In this picture (closed system of water, milk and cup and long time), it wouldn't matter how you mix and you would get always the same temperature.

Now, a caveat. Here there are no losses and in practical terms the transfer of energy is instantaneous (which would be equivalent as waiting "infinite" time). My bet is that such effects are very small and shouldn't change the conclusion unless you have a very strange cup (material-wise) or very little water and milk.

  • $\begingroup$ Regardless of the size of the effect, there would be an effect though correct? $\endgroup$ Oct 23, 2013 at 13:02
  • $\begingroup$ No, because in the end the amount of energy transferred among the different "bodies" is the same. $\endgroup$ Oct 23, 2013 at 13:03

Hah, you wouldn't be satisified with the answer. Here's why.

Their hypothesis is right in the sense that the $cup$ will indeed be cooler, but they are wrong in the sense that this comes at the expense that the $liquid$ will actually be hotter. The mug will be easier to hold though, which is why I suspect such a hypothesis even exists.

The act of putting cold milk into a room temperature mug and letting it sit for awhile makes the mug an important third body in what was the ideal case of a two body thermodynamic problem of just hot tea and cold milk. In the two body case it obviously does not matter which goes in the receptacle first since the receptacle doesn't affect the problem .

Ok, let's consider three bodies.

Case A: Letting cold milk sit in a mug for a period of say 3 minutes allows the mug to cool a little bit below room temp. Consider the heat flow between these bodies due to a temperature difference of about $20K$. In the first few moments the hot tea is added, and the mug warms up, but because it was allowed to cool below room temp, it is not too hot to handle. For now.....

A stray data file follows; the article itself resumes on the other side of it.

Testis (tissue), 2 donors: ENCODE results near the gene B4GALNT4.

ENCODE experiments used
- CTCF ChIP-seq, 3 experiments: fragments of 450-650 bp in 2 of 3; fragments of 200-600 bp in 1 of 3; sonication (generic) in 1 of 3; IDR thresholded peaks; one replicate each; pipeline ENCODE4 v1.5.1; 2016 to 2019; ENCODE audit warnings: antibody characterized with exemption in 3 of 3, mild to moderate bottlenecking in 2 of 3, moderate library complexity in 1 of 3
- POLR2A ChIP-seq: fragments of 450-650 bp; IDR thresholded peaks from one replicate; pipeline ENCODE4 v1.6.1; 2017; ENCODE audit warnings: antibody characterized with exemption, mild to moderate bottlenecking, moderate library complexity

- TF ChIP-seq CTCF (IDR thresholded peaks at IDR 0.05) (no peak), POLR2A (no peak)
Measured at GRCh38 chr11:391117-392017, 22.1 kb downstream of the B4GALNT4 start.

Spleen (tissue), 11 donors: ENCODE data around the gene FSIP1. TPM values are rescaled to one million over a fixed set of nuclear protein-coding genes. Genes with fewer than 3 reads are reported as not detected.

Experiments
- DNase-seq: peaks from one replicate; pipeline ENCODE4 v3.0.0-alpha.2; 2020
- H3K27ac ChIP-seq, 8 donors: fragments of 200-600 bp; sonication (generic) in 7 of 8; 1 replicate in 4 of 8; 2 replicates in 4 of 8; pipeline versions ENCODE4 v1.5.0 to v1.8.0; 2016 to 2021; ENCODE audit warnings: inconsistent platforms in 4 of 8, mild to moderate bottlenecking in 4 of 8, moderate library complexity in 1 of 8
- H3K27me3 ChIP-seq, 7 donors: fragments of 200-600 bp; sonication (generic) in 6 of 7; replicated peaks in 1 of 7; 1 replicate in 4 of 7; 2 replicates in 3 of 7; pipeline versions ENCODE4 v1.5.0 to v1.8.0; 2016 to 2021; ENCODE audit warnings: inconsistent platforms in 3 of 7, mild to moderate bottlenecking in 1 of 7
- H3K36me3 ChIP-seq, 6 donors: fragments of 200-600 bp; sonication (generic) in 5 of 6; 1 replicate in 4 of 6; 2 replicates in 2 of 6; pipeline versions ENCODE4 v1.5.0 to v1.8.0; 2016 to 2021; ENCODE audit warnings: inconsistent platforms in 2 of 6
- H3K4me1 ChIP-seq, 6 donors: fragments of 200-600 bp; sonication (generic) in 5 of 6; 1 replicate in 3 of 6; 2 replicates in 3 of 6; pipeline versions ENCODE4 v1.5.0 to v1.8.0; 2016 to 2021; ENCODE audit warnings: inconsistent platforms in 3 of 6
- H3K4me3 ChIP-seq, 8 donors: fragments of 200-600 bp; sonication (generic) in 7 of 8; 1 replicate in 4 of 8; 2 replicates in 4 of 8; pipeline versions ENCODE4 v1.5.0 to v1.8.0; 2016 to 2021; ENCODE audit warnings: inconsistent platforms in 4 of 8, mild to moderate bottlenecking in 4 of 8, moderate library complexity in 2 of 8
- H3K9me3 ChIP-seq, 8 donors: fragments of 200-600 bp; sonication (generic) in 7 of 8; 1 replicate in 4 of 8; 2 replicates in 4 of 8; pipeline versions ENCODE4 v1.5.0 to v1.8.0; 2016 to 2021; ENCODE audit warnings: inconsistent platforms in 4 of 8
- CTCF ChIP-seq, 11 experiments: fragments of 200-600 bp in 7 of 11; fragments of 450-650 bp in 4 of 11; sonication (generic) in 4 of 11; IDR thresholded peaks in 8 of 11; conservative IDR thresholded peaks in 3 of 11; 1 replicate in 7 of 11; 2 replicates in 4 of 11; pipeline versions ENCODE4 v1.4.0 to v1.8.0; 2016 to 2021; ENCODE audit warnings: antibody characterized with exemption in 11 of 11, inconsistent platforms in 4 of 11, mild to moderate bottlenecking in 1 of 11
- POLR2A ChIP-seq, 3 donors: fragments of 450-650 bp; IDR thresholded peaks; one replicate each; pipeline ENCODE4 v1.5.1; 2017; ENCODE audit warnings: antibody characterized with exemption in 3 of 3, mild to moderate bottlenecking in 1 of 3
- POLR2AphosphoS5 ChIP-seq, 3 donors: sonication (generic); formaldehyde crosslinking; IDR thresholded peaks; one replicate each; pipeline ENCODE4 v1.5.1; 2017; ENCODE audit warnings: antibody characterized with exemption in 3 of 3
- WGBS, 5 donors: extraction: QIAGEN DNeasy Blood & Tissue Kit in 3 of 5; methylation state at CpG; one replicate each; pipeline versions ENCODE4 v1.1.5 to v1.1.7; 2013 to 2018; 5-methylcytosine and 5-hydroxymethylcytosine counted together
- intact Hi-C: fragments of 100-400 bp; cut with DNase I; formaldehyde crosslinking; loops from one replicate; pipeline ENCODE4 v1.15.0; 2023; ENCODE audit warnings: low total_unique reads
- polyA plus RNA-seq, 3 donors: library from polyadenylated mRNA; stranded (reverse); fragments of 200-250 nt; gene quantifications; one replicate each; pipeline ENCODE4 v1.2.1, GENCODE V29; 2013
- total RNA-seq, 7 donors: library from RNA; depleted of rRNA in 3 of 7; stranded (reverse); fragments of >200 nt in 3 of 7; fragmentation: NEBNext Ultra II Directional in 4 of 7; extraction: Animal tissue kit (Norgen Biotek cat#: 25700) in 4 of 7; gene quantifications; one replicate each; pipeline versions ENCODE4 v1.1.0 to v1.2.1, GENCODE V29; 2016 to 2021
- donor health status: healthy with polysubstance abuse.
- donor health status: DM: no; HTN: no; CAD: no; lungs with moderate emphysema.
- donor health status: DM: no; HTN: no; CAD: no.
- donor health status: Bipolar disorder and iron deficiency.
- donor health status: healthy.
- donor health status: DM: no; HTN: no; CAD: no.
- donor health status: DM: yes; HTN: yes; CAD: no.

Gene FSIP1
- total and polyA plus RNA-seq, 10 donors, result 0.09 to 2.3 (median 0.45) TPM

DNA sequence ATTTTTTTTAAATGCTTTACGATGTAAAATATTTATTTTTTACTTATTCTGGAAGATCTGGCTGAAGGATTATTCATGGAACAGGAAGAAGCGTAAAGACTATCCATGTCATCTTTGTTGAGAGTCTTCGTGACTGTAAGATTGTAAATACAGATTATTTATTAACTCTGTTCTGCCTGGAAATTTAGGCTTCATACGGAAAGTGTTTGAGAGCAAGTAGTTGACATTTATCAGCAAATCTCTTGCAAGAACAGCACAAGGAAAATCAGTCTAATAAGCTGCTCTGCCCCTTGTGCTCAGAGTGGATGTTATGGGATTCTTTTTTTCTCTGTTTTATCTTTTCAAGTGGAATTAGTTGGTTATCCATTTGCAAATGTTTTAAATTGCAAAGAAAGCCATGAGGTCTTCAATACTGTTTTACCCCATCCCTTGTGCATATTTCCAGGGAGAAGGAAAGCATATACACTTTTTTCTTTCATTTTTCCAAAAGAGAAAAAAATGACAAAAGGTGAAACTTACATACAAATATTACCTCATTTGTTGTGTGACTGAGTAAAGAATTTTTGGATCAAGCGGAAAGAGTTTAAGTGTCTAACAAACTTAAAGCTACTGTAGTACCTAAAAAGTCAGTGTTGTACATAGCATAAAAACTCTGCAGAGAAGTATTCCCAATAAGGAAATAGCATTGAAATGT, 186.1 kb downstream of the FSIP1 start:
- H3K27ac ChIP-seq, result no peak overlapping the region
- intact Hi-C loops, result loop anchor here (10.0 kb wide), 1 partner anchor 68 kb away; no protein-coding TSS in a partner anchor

Case B: Now let hot tea sit in the mug for a same period, allowing the mug to warm a large amount over room temp. Consider the heat flow between what could be about $70K$ worth of temperature difference. This is equivalent to three minutes worth of heavy cooling in the liquid (by using the mug as a heatsinking mass -70K relative.)--three minutes that the liquid in Case A would still be spending in the kettle. So while the mug is a lot warmer than in Case A, the liquid is a lot cooler. Now add in the cold milk with sass. Enjoy a tea drinkable immediately without threat of third degree burns. Who cares if the mug itself is too hot to touch? That's what the handles are for.

  • $\begingroup$ not even considering heat loss to atmosphere...which if we did, would make Case B even better... $\endgroup$
    – gregsan
    Oct 23, 2013 at 13:04
  • $\begingroup$ So in dumb persons terms, my colleague is right? $\endgroup$ Oct 23, 2013 at 13:07
  • $\begingroup$ oh wait I thought your colleagues made the hypothesis... $\endgroup$
    – gregsan
    Oct 23, 2013 at 13:15
  • $\begingroup$ the conclusion is the liquid and the mug will be at different temperatures, which one is higher depends on the order of milk/tea poured in, with a larger difference depending on the time the first fluid was allowed to sit in the cup. $\endgroup$
    – gregsan
    Oct 23, 2013 at 13:17
  • $\begingroup$ He said - It would make no difference, I Said, adding the milk before would result in it being slightly cooler.. $\endgroup$ Oct 23, 2013 at 13:18